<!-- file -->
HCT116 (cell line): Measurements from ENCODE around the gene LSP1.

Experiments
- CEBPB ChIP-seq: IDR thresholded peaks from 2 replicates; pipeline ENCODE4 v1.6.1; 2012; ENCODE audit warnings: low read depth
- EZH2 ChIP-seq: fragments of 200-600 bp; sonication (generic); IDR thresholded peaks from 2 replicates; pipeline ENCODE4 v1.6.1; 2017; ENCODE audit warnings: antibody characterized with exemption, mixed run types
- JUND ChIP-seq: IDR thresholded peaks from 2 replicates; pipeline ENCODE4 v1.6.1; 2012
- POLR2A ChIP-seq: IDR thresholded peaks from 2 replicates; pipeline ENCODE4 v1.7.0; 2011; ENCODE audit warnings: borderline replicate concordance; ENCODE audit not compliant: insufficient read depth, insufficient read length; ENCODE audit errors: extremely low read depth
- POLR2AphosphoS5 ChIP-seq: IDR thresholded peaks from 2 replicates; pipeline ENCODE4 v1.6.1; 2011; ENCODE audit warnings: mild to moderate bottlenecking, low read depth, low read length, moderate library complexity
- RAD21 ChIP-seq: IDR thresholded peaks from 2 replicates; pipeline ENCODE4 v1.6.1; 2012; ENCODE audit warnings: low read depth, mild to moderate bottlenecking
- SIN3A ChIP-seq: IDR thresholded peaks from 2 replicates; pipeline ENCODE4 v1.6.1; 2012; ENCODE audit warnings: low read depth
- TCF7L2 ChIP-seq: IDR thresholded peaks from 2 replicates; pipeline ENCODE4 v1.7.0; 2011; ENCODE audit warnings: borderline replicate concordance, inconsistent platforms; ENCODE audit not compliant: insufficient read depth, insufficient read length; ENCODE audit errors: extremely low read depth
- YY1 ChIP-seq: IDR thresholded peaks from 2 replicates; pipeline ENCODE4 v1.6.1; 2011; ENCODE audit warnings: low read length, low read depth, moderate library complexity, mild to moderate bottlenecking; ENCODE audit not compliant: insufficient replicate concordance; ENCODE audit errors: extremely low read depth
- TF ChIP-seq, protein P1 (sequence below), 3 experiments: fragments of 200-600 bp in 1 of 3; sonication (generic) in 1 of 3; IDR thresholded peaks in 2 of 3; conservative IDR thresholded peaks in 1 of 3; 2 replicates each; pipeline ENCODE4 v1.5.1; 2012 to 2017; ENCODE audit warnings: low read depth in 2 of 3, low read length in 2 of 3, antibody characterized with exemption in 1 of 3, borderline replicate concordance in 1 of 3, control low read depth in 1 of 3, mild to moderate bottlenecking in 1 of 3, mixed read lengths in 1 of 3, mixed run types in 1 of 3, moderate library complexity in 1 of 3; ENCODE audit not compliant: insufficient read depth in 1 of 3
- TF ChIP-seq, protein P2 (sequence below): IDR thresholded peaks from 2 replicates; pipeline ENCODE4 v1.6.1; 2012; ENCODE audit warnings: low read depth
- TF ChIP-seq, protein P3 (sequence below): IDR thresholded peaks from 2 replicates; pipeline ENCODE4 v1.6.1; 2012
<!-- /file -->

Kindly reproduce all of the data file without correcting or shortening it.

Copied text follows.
HCT116 (cell line): Measurements from ENCODE around the gene LSP1.

Experiments
- CEBPB ChIP-seq: IDR thresholded peaks from 2 replicates; pipeline ENCODE4 v1.6.1; 2012; ENCODE audit warnings: low read depth
- EZH2 ChIP-seq: fragments of 200-600 bp; sonication (generic); IDR thresholded peaks from 2 replicates; pipeline ENCODE4 v1.6.1; 2017; ENCODE audit warnings: antibody characterized with exemption, mixed run types
- JUND ChIP-seq: IDR thresholded peaks from 2 replicates; pipeline ENCODE4 v1.6.1; 2012
- POLR2A ChIP-seq: IDR thresholded peaks from 2 replicates; pipeline ENCODE4 v1.7.0; 2011; ENCODE audit warnings: borderline replicate concordance; ENCODE audit not compliant: insufficient read depth, insufficient read length; ENCODE audit errors: extremely low read depth
- POLR2AphosphoS5 ChIP-seq: IDR thresholded peaks from 2 replicates; pipeline ENCODE4 v1.6.1; 2011; ENCODE audit warnings: mild to moderate bottlenecking, low read depth, low read length, moderate library complexity
- RAD21 ChIP-seq: IDR thresholded peaks from 2 replicates; pipeline ENCODE4 v1.6.1; 2012; ENCODE audit warnings: low read depth, mild to moderate bottlenecking
- SIN3A ChIP-seq: IDR thresholded peaks from 2 replicates; pipeline ENCODE4 v1.6.1; 2012; ENCODE audit warnings: low read depth
- TCF7L2 ChIP-seq: IDR thresholded peaks from 2 replicates; pipeline ENCODE4 v1.7.0; 2011; ENCODE audit warnings: borderline replicate concordance, inconsistent platforms; ENCODE audit not compliant: insufficient read depth, insufficient read length; ENCODE audit errors: extremely low read depth
- YY1 ChIP-seq: IDR thresholded peaks from 2 replicates; pipeline ENCODE4 v1.6.1; 2011; ENCODE audit warnings: low read length, low read depth, moderate library complexity, mild to moderate bottlenecking; ENCODE audit not compliant: insufficient replicate concordance; ENCODE audit errors: extremely low read depth
- TF ChIP-seq, protein P1 (sequence below), 3 experiments: fragments of 200-600 bp in 1 of 3; sonication (generic) in 1 of 3; IDR thresholded peaks in 2 of 3; conservative IDR thresholded peaks in 1 of 3; 2 replicates each; pipeline ENCODE4 v1.5.1; 2012 to 2017; ENCODE audit warnings: low read depth in 2 of 3, low read length in 2 of 3, antibody characterized with exemption in 1 of 3, borderline replicate concordance in 1 of 3, control low read depth in 1 of 3, mild to moderate bottlenecking in 1 of 3, mixed read lengths in 1 of 3, mixed run types in 1 of 3, moderate library complexity in 1 of 3; ENCODE audit not compliant: insufficient read depth in 1 of 3
- TF ChIP-seq, protein P2 (sequence below): IDR thresholded peaks from 2 replicates; pipeline ENCODE4 v1.6.1; 2012; ENCODE audit warnings: low read depth
- TF ChIP-seq, protein P3 (sequence below): IDR thresholded peaks from 2 replicates; pipeline ENCODE4 v1.6.1; 2012